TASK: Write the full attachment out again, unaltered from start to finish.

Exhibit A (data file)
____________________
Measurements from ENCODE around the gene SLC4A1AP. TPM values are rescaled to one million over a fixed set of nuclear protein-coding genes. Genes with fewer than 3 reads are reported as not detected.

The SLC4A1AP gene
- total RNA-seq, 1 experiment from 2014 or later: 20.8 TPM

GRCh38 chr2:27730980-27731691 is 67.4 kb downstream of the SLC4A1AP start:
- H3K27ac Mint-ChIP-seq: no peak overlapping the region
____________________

Measurements from ENCODE around the gene SLC4A1AP. TPM values are rescaled to one million over a fixed set of nuclear protein-coding genes. Genes with fewer than 3 reads are reported as not detected.

The SLC4A1AP gene
- total RNA-seq, 1 experiment from 2014 or later: 20.8 TPM

GRCh38 chr2:27730980-27731691 is 67.4 kb downstream of the SLC4A1AP start:
- H3K27ac Mint-ChIP-seq: no peak overlapping the region